Corinne Joplin, CCLS, always knew she wanted to work with children. At a certain point, she also knew she wanted to work in healthcare and considered the obvious choices—becoming a pediatric nurse or doctor. In college, a classmate, who was part of a networking group for students interested in working with children and families, told Corinne about child life. This previously unknown profession seemed a “perfect meshing of two worlds,” and after completing a practicum and internship, Corinne knew she had found her calling.
After struggling to find her first job, Corinne took over a maternity-leave position in pediatrics at the Women’s and Children’s Hospital at the University of Missouri. A full-time position was eventually created for her, and she’s been at the hospital for the past eight-and-half years, covering the pediatric floor and ICU. Corinne values the opportunity to build relationships with families she sees on regular basis—often those with diagnoses such as cancer, diabetes, cystic fibrosis, and chronic respiratory conditions.
Corinne connects with patients and families by expressing genuine interest in their hobbies and honoring their unique wishes. An eight-year-old girl diagnosed with cancer requested something special at her end of chemo party: to smash a pie in Corinne’s face. Corinne granted the wish (she doesn’t recommend the experience!), and the girl continues to stop by and visit Corinne when she comes to the hospital for scans.
Another memorable patient was a teenage girl who was in the hospital for several months for treatment for Crohn’s disease. When the girl confided that she was upset she had missed her prom, Corinne knew she had to help. In true child life form, Corinne took her wish as a command. Creating a prom while still performing her other child life responsibilities was a challenge, but one that Corinne accepted with enthusiasm. Her patient requested an 80s-themed prom, and Corinne had coincidentally had an 80s-themed wedding from which to draw inspiration and decor. The prom was a collaborative effort among the healthcare team. A physical therapist offered the use of the gym; the music therapist was the DJ; the kitchen staff made 80s-themed treats; and the patient’s surgeon was the prom king. The patient was the prom queen, of course, and she had a fabulous time celebrating and dancing with the healthcare team that had cared for her for several months.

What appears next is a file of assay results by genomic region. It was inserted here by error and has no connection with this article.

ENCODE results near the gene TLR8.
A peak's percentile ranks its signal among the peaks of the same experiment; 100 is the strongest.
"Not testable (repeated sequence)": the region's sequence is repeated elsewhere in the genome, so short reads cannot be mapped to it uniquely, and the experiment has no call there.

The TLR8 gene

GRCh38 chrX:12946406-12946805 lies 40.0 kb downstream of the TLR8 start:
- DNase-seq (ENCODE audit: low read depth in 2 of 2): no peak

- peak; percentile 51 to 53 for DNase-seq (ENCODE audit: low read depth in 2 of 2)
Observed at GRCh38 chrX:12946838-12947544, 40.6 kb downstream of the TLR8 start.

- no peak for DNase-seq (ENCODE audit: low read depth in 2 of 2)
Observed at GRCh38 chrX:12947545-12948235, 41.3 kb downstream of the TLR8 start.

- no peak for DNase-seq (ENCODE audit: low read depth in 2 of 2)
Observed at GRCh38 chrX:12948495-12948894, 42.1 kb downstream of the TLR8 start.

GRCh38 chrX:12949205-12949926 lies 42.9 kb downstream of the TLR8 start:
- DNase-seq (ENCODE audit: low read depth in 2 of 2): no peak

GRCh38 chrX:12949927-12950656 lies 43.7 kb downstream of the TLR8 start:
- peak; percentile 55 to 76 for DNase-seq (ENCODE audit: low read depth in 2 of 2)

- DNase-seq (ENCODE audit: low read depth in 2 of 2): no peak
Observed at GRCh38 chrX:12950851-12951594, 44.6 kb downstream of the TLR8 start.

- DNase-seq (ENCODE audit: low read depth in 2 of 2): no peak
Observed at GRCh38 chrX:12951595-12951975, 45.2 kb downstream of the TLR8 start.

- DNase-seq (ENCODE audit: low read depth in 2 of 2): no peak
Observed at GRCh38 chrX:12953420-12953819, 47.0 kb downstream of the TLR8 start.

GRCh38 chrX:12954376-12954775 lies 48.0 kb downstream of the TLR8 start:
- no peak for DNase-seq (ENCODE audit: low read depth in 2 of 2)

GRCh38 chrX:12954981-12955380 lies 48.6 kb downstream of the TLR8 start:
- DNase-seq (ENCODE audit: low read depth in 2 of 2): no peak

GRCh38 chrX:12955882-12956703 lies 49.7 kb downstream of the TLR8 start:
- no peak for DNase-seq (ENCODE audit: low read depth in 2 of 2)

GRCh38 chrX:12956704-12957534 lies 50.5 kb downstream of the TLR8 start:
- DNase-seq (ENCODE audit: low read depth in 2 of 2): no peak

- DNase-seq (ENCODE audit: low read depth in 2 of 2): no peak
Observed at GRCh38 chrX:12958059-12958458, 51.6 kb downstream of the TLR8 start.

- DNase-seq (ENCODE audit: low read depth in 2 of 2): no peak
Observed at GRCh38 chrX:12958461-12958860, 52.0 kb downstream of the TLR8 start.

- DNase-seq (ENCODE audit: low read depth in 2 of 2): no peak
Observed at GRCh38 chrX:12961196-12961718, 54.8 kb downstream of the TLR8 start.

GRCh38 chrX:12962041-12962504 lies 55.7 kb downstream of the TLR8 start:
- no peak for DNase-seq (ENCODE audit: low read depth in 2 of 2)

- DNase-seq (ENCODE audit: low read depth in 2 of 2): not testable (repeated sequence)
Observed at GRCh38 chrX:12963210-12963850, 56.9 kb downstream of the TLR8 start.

Corinne’s genuine connection to families and excellent memory for personal details led to her receiving an award from the Missouri Hospital Association. A family that Corinne had worked with early in her career, when their son needed a kidney transplant, returned many years later when their daughter also needed a kidney transplant. When Corinne greeted them, she remembered their names and interests and made each family member feel seen as an individual as opposed to a number or diagnosis. Corinne’s thoughtfulness left an impression on the family, who nominated her for the Hospital Hero Award. Her proud child life team surprised her with a celebration in the play room, and the hospital association featured her in a video celebrating her exceptional service to children and families.
According to Corinne's supervisor, the child life profession "takes true compassion and connection with patients, families and staff, and Corinne exemplifies these qualities every day. She knows the little things you do for patients and families can make the biggest impact."
Congratulations on your well-deserved recognition, Corinne!
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